I’ve given a fair bit of thought as to what makes So You Think You Can Dance Australia so much better than its other English-speaking cousins – it’s easily better than any of them, which is somewhat quizzical given that of all the English SYTYCDs it takes place in the country with the smallest population. But it’s definitely better than the Canadian version, easily better than the American and the less said about the dreadful British show1 the better.2
I could muster the cynical answer, which is that the Aussie version, by dint of geography, is less contaminated by the flaws of the American show than most others.3 There are of course the audiovisual aspects to it: the editing and pacing on the Australian show is just heads above any of the others to an extent that’s so glaring that the show really has its own visual language unlike any of the other franchises, and one that’s engaging to the watcher.
Perhaps it’s cultural – a relatively small country where competitive dance has flourished more than one would expect, with amateur dance following in its wake, might generate a better show. Certainly the egalitarian nature of the show helps refine all styles – although the judges stress that classical dance training helps to round out a dancer’s skills, there’s never that ever-present patronization towards hip-hop that’s unfortunately become a characteristic of the American show. Watching Jason Coleman comment to a B-boy on the first audition episode that his air-flares, while athletic, had mediocre form is something that almost never happens on the American show, where “dancing on your head” is treated like something kids do on monkey-bars at the gym rather than its own high-impact and high-difficulty skillset.
Of course, Coleman, Lythgoe and Matt Lee deserve some portion of the credit for making this version of the show the best, because the three of them have clearly decided that they would rather be mentors than celebrities and they act accordingly.4 Constructive criticism is the rule rather than the exception on this show: returning dancers are quizzed as to what they’ve been doing the past year to improve and eliminated dancers advised in detail as to what they need to do to better themselves. And they never – ever – play favourites, as was evident as of the second episode when Forever was knocked out after a horrible tryout and Don (of Bohemian Rhapsody b-boying fame) was told straight-up that without demonstrated improvement outside of his genre he wouldn’t even advance to the top 100, let alone top twenty.5
And credit needs to equally be given out to Australia’s young dancers – and old dancers, given that the cutoff age for this show is 35, higher than anywhere else,6 and this year an awesome 35-year-old female hip-hop dancer auditioned and kicked ass – for constantly seeking to be the best. The judges have set a high bar, but without the active cooperation of the dancers that bar is meaningless; over and over again in auditions you hear from dancers how they spent the previous year going to classes, training outside of their genre, doing whatever they could to improve.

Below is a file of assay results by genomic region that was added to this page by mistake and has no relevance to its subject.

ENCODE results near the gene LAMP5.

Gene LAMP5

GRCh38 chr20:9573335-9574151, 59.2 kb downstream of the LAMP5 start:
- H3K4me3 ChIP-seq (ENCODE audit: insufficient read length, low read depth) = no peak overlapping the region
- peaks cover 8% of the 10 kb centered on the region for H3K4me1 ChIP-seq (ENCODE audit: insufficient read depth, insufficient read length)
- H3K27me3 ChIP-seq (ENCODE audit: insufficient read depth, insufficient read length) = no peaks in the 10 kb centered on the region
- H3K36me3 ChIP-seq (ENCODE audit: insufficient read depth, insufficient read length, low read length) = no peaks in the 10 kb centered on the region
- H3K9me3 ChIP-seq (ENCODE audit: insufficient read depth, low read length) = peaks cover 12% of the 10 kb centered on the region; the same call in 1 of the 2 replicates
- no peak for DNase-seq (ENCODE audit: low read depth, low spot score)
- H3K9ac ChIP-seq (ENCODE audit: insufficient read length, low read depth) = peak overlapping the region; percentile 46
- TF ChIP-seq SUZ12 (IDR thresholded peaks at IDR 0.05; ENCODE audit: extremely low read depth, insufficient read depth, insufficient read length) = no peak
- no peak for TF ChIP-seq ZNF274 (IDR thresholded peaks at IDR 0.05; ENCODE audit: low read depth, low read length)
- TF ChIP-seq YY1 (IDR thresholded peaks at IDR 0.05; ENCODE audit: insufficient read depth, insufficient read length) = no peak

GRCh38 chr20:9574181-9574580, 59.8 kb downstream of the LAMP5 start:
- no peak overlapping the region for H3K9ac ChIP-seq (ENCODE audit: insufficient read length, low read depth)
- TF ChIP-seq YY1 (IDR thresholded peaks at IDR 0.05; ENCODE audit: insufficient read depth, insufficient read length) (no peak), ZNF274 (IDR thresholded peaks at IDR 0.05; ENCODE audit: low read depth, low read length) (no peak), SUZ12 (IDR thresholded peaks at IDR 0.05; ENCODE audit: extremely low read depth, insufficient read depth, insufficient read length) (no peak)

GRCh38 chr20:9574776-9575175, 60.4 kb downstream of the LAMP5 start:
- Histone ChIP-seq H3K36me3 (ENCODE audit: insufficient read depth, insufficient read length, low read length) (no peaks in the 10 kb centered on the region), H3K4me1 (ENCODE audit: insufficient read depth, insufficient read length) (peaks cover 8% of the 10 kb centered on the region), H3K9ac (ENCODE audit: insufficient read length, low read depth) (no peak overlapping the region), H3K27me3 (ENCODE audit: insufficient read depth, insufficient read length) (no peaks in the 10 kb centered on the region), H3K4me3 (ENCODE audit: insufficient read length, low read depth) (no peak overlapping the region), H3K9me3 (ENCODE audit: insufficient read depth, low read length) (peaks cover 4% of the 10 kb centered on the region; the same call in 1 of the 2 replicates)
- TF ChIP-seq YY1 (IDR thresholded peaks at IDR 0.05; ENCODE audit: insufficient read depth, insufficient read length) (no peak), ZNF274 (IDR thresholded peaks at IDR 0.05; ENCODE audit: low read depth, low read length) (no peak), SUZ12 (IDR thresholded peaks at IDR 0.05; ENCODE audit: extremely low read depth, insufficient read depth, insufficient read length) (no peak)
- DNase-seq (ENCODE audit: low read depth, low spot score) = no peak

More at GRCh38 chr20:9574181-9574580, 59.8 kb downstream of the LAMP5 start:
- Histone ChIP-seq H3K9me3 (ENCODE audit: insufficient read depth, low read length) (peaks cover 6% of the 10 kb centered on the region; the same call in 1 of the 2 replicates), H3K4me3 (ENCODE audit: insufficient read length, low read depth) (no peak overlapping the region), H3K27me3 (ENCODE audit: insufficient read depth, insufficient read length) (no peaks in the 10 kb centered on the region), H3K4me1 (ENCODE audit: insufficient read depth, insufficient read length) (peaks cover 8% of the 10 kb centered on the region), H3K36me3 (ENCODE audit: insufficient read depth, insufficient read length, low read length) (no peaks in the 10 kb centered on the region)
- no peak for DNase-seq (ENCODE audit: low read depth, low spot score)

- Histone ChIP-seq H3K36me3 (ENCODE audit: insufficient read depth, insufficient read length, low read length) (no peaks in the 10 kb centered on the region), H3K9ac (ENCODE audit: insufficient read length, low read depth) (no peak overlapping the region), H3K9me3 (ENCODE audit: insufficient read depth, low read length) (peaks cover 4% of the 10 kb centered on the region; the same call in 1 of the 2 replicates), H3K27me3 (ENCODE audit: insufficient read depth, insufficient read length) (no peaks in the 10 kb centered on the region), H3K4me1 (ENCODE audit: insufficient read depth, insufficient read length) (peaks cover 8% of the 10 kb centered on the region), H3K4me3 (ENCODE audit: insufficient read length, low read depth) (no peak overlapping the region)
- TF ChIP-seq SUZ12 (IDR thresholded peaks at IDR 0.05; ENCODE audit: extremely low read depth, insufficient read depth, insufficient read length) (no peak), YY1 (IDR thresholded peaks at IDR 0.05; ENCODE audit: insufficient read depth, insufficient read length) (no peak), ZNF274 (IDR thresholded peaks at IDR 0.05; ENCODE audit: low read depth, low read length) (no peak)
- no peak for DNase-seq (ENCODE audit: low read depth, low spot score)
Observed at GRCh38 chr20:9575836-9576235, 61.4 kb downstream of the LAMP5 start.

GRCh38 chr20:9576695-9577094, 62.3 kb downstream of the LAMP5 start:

That relentless drive to be better permeates this show like nothing else, and it’s what makes this show the best competitive-talent reality show anywhere in the world, bar none. It’s why, from the very first audition of the third season, you know you’re in for a treat:
I’m not sure what I like about that clip the most: the audacity of a pop-and-locker dancing to Vanessa Carlton (of all things), or him busting out a flying somersault leap just to show he can, or Lythgoe getting involved enough to mouth along with the song, or Coleman visibly pleased with the audition and his comment to that effect. But it all comes together to demonstrate a collective aspiration to excellence, and you got to give props to that.
I’m looking forward to this season greatly.
- In the first two weeks of performance, I’ve seen exactly one routine that I could straight-up call “good.” [↩]
- And come to think, why can England – a country with more people in it than Australia and Canada combined – only manage a weak top 14 as opposed to its colonies’ top twenties? [↩]
- Especially since Bonnie Lythgoe divorced Nigel. [↩]
- Not that they aren’t celebrities now, of course, but there’s a difference between being famous for being awesome and being famous because you spent a long time working on your catchphrases. [↩]
- Which he of course then did, because Don is awesome. [↩]
- Which means that, were I so inclined and had the money, I could go to Australia, get a work visa and just train for a year and audition. Sadly, this will not happen. Mostly because I’m not good enough. And not rich. And did I mention not good enough? [↩]